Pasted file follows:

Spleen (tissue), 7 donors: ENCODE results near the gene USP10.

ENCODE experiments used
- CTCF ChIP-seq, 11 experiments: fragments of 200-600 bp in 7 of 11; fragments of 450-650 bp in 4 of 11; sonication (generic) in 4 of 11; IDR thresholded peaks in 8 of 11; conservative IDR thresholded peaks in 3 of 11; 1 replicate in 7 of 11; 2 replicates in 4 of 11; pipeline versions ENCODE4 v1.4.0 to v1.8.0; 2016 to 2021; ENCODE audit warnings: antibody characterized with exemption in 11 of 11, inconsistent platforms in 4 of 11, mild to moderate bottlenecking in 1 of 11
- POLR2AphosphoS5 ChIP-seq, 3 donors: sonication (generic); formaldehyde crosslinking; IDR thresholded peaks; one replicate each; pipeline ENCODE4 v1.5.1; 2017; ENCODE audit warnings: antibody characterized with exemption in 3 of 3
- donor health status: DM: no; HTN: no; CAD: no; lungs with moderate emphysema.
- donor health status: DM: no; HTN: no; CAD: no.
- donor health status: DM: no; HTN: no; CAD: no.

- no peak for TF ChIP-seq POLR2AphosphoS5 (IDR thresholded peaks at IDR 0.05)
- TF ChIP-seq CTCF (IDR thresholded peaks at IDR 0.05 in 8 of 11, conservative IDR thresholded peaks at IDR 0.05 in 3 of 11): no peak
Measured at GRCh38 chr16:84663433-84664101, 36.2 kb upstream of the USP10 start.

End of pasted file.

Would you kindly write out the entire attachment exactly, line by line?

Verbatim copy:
Spleen (tissue), 7 donors: ENCODE results near the gene USP10.

ENCODE experiments used
- CTCF ChIP-seq, 11 experiments: fragments of 200-600 bp in 7 of 11; fragments of 450-650 bp in 4 of 11; sonication (generic) in 4 of 11; IDR thresholded peaks in 8 of 11; conservative IDR thresholded peaks in 3 of 11; 1 replicate in 7 of 11; 2 replicates in 4 of 11; pipeline versions ENCODE4 v1.4.0 to v1.8.0; 2016 to 2021; ENCODE audit warnings: antibody characterized with exemption in 11 of 11, inconsistent platforms in 4 of 11, mild to moderate bottlenecking in 1 of 11
- POLR2AphosphoS5 ChIP-seq, 3 donors: sonication (generic); formaldehyde crosslinking; IDR thresholded peaks; one replicate each; pipeline ENCODE4 v1.5.1; 2017; ENCODE audit warnings: antibody characterized with exemption in 3 of 3
- donor health status: DM: no; HTN: no; CAD: no; lungs with moderate emphysema.
- donor health status: DM: no; HTN: no; CAD: no.
- donor health status: DM: no; HTN: no; CAD: no.

- no peak for TF ChIP-seq POLR2AphosphoS5 (IDR thresholded peaks at IDR 0.05)
- TF ChIP-seq CTCF (IDR thresholded peaks at IDR 0.05 in 8 of 11, conservative IDR thresholded peaks at IDR 0.05 in 3 of 11): no peak
Measured at GRCh38 chr16:84663433-84664101, 36.2 kb upstream of the USP10 start.